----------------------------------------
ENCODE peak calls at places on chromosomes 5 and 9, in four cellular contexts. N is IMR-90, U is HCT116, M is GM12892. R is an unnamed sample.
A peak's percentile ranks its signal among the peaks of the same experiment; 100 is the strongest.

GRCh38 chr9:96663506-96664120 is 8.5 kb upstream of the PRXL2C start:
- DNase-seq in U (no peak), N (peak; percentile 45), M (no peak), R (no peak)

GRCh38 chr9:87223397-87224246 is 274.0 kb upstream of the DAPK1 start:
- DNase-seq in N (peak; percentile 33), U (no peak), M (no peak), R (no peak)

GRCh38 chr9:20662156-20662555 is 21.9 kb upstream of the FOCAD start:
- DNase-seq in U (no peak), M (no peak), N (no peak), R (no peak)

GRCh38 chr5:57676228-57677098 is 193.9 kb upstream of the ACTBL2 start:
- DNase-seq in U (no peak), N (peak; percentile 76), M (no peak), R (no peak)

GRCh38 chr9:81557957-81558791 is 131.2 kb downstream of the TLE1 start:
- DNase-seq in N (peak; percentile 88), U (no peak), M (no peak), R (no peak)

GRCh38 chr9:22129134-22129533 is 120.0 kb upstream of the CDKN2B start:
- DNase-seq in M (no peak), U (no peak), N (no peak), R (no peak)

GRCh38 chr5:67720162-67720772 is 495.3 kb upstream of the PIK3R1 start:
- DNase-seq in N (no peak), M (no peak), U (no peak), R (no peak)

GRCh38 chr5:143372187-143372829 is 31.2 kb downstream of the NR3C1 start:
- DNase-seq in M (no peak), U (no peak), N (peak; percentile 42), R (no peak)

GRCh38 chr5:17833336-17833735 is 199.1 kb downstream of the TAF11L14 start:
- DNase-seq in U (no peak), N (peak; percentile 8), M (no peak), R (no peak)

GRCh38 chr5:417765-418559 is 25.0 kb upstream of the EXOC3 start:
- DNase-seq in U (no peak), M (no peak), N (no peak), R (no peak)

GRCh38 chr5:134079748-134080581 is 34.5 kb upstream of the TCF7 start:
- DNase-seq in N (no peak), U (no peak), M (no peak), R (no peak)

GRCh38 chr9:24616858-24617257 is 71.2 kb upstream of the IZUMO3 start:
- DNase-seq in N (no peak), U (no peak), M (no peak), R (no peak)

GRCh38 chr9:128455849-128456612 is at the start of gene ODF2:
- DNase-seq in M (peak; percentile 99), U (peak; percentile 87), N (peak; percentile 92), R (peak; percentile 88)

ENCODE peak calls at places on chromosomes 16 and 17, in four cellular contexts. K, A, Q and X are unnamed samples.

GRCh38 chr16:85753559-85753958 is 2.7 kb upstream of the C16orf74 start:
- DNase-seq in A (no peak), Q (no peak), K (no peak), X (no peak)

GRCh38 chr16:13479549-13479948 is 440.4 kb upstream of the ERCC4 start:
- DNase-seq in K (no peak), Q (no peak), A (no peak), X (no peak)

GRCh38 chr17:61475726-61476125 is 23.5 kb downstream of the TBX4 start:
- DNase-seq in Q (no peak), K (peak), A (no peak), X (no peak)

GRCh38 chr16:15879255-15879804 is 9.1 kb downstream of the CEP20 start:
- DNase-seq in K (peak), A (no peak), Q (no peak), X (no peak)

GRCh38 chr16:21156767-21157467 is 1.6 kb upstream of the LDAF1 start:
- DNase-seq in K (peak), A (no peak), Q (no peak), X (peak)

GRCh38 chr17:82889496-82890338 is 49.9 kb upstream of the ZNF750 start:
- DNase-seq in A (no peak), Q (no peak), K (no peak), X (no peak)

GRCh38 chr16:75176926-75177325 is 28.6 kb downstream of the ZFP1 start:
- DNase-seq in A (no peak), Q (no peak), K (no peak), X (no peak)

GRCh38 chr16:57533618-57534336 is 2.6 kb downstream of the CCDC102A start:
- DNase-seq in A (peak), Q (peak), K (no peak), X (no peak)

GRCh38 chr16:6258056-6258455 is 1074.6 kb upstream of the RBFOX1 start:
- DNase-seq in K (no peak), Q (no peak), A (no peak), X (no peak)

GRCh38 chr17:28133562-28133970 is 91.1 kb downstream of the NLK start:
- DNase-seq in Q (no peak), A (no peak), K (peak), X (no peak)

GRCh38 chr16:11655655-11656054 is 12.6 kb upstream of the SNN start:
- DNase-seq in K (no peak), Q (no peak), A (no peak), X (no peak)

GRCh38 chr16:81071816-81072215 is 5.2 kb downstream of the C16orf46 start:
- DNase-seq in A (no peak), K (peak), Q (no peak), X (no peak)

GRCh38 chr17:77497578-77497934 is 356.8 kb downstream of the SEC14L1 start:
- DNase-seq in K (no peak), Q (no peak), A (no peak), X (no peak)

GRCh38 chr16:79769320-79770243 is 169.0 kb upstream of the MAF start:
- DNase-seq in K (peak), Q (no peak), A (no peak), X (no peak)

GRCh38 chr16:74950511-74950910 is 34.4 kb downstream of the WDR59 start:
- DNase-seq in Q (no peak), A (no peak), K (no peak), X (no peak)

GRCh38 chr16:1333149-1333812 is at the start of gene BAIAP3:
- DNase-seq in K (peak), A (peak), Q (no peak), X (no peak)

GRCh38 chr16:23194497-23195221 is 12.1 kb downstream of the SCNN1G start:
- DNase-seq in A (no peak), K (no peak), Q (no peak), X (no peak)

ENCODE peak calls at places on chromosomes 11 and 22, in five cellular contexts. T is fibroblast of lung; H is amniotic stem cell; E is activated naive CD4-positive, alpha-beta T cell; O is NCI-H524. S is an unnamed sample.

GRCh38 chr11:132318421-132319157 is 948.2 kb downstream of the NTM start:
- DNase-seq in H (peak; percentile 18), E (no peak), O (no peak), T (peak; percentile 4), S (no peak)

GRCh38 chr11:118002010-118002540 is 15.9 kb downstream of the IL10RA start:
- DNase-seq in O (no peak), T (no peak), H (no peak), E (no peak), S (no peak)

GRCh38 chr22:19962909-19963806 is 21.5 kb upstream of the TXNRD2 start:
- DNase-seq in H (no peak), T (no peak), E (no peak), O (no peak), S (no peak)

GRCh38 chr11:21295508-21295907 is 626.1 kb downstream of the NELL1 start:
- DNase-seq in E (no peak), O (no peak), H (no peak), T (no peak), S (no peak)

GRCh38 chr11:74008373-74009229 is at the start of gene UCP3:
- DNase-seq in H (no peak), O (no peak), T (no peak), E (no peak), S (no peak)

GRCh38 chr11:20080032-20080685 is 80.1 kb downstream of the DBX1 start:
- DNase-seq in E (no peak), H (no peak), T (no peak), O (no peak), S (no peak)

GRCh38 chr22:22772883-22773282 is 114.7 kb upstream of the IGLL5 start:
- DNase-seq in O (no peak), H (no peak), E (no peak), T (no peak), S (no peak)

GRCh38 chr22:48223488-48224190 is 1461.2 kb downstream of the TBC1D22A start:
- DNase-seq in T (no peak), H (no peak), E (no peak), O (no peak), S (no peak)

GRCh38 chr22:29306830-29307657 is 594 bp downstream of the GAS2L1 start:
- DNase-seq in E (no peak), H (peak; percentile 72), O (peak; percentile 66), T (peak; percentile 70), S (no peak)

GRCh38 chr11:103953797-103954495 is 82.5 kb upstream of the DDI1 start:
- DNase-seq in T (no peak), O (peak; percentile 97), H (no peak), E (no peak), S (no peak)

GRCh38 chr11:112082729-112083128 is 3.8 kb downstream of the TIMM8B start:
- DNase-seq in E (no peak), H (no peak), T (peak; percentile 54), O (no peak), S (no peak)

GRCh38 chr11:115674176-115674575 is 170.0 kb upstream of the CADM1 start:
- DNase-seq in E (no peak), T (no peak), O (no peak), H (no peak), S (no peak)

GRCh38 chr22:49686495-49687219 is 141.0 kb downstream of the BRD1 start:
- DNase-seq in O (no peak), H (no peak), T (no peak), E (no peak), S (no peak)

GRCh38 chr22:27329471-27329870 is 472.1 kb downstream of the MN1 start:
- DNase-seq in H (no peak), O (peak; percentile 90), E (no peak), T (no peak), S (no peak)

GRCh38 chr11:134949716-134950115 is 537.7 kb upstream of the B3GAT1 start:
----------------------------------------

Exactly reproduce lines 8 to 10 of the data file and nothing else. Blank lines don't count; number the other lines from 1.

- DNase-seq in U (no peak), M (no peak), N (no peak), R (no peak)

GRCh38 chr5:57676228-57677098 is 193.9 kb upstream of the ACTBL2 start:
- DNase-seq in U (no peak), N (peak; percentile 76), M (no peak), R (no peak)